Barefoot Monologues

A Journey of the Sole

Suck it up.

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I hope this blog post doesn’t jinx the run I am planning for this afternoon, but I think I might be finally getting into the groove of the whole distance running thing. I’m starting to understand a little more about what my body can handle, what to do to keep it from hurting, and most importantly, I’m getting much better at figuring out what discomfort I’m supposed to stop for and what discomfort I’m supposed to suck up and stop whining about.

It has been quite a transition from shoes to barefoot/minimalist, as it has been quite a transition from “whatever” mileage to “holy crap I just did that” mileage. My legs hated it at first. They got sore, they made it hard for me to walk, and they even tried to feign just about every major running injury in the book, in turn, for at least several days. Since last July, on any given week I have been unwaveringly convinced that I was afflicted with:

  • TOFP (“top of foot pain,” can be anything from tendon damage to stress fracture)
  • achilles tendonitis
  • sprained ankle (I actually did have a sprained ankle)
  • permanently torn calf muscles
  • exercise-induced asthma (I actually do have that)
  • plantar fasciitis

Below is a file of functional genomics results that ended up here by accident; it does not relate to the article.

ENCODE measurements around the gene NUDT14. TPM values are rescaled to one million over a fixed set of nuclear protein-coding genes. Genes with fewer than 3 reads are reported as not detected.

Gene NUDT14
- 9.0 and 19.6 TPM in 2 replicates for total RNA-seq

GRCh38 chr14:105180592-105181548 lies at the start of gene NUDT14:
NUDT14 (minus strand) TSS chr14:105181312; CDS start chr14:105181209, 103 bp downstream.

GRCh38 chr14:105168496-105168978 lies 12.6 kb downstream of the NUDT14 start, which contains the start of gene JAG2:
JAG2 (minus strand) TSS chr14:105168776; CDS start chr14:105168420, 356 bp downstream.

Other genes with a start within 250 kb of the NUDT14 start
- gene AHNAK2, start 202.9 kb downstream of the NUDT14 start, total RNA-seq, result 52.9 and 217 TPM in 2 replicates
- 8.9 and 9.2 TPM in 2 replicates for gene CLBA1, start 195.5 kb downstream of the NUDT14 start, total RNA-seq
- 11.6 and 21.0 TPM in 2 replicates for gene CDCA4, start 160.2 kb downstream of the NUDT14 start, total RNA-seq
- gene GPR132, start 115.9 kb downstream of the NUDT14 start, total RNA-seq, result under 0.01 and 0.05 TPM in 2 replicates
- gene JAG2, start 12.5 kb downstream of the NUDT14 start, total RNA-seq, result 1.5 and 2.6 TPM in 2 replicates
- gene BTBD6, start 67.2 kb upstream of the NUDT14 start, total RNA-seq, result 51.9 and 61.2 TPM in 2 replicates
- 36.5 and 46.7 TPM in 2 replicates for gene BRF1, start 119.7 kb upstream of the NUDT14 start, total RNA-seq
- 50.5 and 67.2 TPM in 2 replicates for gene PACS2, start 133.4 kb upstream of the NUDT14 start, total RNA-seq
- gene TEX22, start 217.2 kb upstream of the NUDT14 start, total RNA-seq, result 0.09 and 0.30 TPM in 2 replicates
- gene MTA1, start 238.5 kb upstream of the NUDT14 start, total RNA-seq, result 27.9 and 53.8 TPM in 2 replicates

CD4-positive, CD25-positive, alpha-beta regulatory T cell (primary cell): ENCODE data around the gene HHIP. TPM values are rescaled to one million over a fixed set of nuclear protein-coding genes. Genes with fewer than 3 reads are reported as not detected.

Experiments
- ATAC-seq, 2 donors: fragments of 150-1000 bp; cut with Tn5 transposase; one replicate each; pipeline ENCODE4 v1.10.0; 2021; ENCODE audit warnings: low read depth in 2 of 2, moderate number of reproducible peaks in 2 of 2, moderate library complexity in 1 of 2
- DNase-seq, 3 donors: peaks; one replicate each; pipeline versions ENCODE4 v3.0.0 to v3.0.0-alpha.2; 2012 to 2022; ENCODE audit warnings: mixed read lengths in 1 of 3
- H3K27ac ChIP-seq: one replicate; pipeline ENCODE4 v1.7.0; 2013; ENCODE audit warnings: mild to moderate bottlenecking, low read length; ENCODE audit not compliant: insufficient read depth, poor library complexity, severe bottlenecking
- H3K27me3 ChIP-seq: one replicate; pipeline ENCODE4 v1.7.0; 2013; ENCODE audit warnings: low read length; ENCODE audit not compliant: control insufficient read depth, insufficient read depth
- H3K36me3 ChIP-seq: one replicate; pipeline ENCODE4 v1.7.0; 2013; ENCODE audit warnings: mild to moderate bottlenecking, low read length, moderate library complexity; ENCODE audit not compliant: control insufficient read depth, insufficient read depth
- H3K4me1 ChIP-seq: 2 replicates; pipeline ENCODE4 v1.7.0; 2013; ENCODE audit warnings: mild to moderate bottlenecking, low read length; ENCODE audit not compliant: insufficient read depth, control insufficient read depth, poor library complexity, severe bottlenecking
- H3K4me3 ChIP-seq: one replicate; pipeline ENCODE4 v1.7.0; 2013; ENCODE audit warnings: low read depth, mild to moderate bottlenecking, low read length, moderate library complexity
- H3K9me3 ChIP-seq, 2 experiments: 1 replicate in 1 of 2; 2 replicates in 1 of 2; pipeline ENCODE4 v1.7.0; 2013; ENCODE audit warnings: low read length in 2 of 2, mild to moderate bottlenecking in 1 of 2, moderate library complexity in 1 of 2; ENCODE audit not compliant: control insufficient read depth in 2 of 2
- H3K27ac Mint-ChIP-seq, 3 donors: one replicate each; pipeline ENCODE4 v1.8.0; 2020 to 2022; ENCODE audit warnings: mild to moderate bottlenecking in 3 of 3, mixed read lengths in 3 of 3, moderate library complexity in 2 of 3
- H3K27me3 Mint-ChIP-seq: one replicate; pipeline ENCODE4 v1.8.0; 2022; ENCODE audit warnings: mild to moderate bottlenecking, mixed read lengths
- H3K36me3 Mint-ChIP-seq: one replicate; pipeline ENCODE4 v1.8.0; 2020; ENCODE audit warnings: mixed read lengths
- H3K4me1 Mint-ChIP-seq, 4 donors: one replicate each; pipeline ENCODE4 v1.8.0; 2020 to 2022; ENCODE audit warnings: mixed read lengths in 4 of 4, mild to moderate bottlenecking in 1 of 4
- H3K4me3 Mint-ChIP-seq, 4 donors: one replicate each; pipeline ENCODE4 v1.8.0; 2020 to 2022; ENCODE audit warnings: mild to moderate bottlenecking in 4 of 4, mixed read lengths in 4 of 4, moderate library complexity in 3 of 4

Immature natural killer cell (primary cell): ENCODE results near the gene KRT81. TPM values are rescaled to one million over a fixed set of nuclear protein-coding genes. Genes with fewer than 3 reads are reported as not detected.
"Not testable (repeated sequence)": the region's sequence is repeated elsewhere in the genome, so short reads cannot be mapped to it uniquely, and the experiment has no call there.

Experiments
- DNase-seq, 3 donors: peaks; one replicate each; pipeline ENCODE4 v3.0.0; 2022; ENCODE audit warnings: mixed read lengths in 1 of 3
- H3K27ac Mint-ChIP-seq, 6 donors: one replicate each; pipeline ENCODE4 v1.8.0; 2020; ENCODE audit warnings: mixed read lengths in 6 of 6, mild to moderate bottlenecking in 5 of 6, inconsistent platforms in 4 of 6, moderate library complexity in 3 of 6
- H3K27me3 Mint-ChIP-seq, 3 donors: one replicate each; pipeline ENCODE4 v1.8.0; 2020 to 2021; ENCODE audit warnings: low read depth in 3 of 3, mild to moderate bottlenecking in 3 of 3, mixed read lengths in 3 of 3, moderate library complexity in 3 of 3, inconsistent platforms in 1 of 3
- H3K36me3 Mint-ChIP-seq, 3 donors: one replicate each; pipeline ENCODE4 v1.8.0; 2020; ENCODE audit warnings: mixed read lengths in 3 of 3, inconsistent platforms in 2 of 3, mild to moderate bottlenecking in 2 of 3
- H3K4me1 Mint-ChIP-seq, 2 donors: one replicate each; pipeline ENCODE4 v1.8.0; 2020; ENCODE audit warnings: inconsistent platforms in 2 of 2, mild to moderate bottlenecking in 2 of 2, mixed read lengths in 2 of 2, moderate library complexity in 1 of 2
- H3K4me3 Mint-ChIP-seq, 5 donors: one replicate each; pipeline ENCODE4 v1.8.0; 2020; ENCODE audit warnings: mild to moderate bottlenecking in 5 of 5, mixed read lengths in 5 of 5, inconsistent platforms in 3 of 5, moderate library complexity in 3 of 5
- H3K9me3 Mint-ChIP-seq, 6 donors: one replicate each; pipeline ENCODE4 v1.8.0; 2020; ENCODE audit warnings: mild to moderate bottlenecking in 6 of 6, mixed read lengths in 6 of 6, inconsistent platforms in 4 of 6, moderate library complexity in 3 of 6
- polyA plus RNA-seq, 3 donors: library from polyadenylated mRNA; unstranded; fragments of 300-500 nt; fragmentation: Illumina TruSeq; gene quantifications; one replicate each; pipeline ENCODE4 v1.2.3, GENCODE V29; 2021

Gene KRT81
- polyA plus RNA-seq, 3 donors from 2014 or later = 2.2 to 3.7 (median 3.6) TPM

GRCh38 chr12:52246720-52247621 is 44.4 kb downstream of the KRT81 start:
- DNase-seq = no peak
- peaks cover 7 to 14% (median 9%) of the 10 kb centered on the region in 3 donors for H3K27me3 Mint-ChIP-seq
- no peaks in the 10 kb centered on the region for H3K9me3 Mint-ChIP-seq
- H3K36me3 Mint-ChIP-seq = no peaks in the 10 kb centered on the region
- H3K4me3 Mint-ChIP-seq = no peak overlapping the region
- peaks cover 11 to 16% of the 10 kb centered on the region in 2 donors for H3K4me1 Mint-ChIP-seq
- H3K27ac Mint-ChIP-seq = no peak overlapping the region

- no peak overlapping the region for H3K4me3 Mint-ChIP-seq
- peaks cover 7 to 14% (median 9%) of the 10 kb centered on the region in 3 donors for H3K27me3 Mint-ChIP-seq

• peroneal tendonitis
  • stress fracture on my pinky toe metatarsal
  • pes cavis (abnormally high arch)
  • IT Band Syndrome
  • plantar fat pad atrophy
  • hamstring strain
  • infected blisters

Now I believe, or I hope rather, that for the most part my body has finished freaking out. Partly because my nervous system has run out of involved body parts to inflict, but also because I think the growing pains have helped me bang out most of the kinks in my running form and training methods. I know what it feels like when I’m overstriding; I can tell when I’m hunching over or when my cadence is too low. I know that I can’t run more than about 7 miles without bringing some form of fuel and water with me. I know that if I don’t stretch, massage and ice certain parts of my legs after long runs, I will pay for it later in the week. And I know that I can run 13.1 miles, even though the last 6 will be pretty uncomfortable.

And that’s where the sucking-it-up part comes in.

I can’t wait for the Great Bay Half Marathon on April 3rd. Whether I cross the finish line running, crawling or in an ambulance, it’s going to be a great time and a great accomplishment for me. And I do hope that I will have my dear friends there with me.

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